Ex-Premier Major Warns May She Can't Deliver Brexit PromisesBy
Major says ‘Remain’ supporters being treated with ‘contempt’
Says May’s Brexit pledges are ‘unreal and overoptimistic’
Former U.K. Prime Minister John Major attacked Theresa May’s Brexit strategy, warning that she’s making undeliverable promises and should prepare people for the compromises that will come out of her negotiations.
In a speech in London, his first on Brexit since last year’s referendum on European Union membership, Major accused the victors of treating the losers with “a disregard that amounts to contempt.” And he said some Brexit-supporting lawmakers are “acting against their own principles” by trying to stop Parliament having a “meaningful role” in overseeing negotiations.
But his strongest words were reserved for May and her government, who he said aren’t being honest with the public about what can be delivered from the coming talks on a post-Brexit deal with the EU. In areas from reducing immigration to negotiating free trade to paying into the bloc’s budget, he said, voters faces disappointment.
“The British people have been led to expect a future that seems to be unreal and over-optimistic,” Major said on Monday. “Obstacles are brushed aside as of no consequence, whilst opportunities are inflated beyond any reasonable expectation of delivery.”
Major, who was prime minister from 1990 to 1997, saw his own time in office overshadowed by disputes within his -- and May’s -- Conservative Party about Europe. He was skeptical about the negotiating approach of many of those who wish to leave the EU.
“Negotiations are all about give and take,” he said. “We know what the Brexiteers wish to take, yet we hear nothing about what our country may have to give in return. If anyone genuinely believes that Europe will concede all we wish for -- and exact no price for doing so -- then they are extraordinarily naive.”
Major said that May’s plan to secure a Brexit deal within two years is “very, very optimistic.” He said he expects a transitional accord will probably be necessary.
He warned the prime minister against trusting too much in her relationship with Donald Trump, a president he described as “less predictable, less reliable and less attuned to our free-market and socially liberal instincts than any of his predecessors.”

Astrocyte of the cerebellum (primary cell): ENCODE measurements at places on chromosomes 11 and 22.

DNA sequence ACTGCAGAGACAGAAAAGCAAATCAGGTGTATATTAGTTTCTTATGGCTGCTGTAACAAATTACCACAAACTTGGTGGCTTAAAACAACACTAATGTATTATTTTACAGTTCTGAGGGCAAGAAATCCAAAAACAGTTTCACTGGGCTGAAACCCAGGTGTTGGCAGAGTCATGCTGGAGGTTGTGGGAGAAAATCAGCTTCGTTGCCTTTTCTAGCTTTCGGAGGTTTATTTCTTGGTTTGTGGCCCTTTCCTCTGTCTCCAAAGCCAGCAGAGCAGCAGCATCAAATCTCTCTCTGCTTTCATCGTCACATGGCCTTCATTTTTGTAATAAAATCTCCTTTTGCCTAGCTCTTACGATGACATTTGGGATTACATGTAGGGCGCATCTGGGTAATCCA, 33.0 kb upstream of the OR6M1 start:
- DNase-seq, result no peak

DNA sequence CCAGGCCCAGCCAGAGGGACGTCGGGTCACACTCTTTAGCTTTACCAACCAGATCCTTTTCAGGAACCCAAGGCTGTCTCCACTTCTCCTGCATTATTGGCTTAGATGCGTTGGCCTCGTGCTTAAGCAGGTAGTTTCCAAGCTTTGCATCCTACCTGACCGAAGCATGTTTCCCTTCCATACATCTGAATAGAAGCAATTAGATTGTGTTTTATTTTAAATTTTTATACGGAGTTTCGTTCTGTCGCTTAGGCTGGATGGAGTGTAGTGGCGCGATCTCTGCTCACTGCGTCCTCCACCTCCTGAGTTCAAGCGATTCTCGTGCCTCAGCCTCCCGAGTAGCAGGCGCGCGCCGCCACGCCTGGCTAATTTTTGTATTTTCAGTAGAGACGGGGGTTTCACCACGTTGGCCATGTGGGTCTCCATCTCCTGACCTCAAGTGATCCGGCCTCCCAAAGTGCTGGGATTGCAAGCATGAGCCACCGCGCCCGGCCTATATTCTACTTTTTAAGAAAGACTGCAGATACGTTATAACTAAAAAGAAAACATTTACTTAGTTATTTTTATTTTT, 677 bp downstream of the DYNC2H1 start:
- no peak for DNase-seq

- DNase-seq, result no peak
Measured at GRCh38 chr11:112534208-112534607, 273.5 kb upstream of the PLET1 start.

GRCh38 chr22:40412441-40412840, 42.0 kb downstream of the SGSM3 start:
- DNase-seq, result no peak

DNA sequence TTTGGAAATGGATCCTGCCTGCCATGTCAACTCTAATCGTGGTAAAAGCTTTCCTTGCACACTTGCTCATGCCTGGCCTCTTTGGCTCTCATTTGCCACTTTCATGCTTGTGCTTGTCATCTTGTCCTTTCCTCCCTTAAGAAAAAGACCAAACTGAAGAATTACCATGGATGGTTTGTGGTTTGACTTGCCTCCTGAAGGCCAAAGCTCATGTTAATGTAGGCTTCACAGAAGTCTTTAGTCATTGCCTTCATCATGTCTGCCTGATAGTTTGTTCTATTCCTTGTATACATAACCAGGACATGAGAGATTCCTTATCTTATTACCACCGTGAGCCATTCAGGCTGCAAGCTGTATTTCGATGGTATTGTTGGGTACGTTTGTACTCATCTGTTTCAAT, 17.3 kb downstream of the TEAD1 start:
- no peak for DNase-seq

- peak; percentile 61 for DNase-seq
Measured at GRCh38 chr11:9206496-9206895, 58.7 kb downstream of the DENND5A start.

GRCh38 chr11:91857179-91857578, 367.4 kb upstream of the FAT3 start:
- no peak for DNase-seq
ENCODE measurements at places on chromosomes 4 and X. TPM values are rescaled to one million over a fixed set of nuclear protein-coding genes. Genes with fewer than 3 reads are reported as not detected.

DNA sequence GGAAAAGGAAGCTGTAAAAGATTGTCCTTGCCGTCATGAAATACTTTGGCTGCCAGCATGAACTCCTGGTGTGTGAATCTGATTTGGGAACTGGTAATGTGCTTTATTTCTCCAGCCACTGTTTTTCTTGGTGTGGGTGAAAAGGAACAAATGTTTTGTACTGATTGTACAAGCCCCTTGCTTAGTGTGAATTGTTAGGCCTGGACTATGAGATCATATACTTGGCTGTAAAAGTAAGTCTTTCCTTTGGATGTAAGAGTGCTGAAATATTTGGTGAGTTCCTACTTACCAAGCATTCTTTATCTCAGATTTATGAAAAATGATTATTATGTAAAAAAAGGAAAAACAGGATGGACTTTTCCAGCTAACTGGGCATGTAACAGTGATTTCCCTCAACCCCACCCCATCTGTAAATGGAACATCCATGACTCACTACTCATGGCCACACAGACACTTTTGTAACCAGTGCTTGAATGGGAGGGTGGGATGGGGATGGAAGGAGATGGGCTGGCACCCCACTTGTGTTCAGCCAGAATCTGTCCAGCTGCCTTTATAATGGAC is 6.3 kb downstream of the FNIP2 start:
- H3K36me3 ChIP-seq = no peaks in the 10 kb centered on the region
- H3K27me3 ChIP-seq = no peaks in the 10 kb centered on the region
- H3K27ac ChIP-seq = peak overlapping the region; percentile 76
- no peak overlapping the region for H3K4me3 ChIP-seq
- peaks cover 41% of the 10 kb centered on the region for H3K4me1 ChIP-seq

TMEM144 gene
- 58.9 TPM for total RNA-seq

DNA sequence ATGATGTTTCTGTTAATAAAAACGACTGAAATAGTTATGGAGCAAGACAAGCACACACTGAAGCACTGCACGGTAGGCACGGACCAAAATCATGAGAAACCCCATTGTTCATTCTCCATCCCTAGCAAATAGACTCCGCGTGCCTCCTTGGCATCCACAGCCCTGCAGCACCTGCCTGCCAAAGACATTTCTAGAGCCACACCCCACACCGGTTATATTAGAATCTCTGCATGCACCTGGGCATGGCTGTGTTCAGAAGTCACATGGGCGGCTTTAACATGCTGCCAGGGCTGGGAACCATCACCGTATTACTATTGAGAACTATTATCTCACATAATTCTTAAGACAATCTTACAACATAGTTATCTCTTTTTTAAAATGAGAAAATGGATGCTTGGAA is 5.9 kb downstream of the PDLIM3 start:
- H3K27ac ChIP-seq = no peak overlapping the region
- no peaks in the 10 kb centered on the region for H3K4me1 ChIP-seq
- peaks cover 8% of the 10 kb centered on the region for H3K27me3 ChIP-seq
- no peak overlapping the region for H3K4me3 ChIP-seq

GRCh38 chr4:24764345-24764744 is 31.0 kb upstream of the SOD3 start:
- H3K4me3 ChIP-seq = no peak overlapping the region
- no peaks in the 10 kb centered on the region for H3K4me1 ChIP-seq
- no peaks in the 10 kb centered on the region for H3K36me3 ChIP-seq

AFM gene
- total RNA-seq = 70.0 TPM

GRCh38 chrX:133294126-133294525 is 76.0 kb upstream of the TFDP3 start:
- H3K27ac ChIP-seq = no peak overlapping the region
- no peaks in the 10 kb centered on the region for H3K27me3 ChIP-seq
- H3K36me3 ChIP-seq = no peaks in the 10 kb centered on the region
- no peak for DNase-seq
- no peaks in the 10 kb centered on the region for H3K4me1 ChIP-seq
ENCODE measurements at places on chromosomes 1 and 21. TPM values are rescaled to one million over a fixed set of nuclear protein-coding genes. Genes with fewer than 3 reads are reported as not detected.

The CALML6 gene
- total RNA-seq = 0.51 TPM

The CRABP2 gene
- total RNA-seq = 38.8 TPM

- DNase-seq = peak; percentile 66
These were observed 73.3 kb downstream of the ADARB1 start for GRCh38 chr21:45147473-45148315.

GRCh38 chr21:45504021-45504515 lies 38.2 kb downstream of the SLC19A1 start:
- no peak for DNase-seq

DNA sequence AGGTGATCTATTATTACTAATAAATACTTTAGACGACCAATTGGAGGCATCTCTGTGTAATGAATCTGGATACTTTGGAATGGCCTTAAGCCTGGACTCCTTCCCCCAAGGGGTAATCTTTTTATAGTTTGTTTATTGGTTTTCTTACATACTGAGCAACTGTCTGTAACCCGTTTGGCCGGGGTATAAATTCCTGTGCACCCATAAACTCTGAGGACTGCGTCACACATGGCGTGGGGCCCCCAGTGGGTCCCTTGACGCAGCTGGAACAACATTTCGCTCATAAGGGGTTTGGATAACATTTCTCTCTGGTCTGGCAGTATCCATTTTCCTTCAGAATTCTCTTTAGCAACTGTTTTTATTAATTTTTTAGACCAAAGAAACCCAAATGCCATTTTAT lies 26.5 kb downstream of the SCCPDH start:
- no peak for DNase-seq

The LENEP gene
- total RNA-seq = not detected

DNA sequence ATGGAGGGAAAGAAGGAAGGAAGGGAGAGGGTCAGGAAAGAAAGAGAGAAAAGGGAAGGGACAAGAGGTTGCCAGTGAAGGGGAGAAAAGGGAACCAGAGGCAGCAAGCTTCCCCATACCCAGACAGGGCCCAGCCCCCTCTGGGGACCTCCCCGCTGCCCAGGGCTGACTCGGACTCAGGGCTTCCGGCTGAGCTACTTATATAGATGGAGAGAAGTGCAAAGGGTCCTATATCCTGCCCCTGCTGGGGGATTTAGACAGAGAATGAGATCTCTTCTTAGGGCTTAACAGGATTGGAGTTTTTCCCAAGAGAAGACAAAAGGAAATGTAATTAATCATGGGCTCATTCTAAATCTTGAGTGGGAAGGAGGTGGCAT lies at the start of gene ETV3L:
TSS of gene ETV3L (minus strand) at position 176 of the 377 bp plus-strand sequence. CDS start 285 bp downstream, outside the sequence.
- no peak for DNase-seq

And he told May that while she has the backing of the Euro-skeptic wing of her party now, she won’t be able to keep it for ever. “Her policy to maintain a good relationship with Europe is surely right,” he said. “But, at some time, she will have to face down those who favor total disengagement -- and who have never accepted our role within Europe.”
Iain Duncan Smith, a cheerleader for Brexit and a Conservative former cabinet minister who sparred with Major over Europe when he was in office, accused the former prime minister of being “bitter and angry.” Major had himself tried to “shout down” opposition to the EU’s Maastricht treaty 25 years ago, Duncan Smith said.
“A little bit of humility in this matter might not be a bad thing,” Duncan Smith told BBC TV’s ‘Newsnight’ show on Monday evening. It was “almost the speech of someone who simply refuses to accept that the British people made the decision that they did and wants them to rerun it until they get it right, which is rather sad really.”
Major’s intervention comes less than two weeks after the man who defeated him in 1997, Tony Blair, urged those who support EU membership to fight for their position.
Their speeches may reflect frustration that the case for softening Brexit -- or indeed even seeking to stay in the bloc -- isn’t being made strongly within Parliament. Most of the Conservative Party has swung behind May to back Brexit. The opposition Labour Party, meanwhile, is struggling to define its position.
Among the areas Major highlighted where he said voters are likely to be disappointed was contributions to the EU budget. He was dismissive of those who have said Britain can simply stop paying -- “when you leave any club, you are obliged to settle your debts,” he said -- and pointed out that there was no discussion of this even in the government’s recent document setting out its Brexit policy.
“The bill will be substantial: billions, not millions, and very unpalatable,” he said. “It will come as a nasty shock to voters who were not forewarned of this.”
Major warned that mishandling Brexit “will encourage a second referendum on independence” in Scotland, a threat that May would be “reckless” to ignore. And he argued that a return of border controls between Northern Ireland and the Irish Republic would risk damaging the “fragile” peace process there.
Asked if he saw any possibility of a second referendum on Brexit, Major said he thought one is unlikely “at this stage” and that if one ever happened, it would be a long way off. “Let us see how public opinion changes,” he said.
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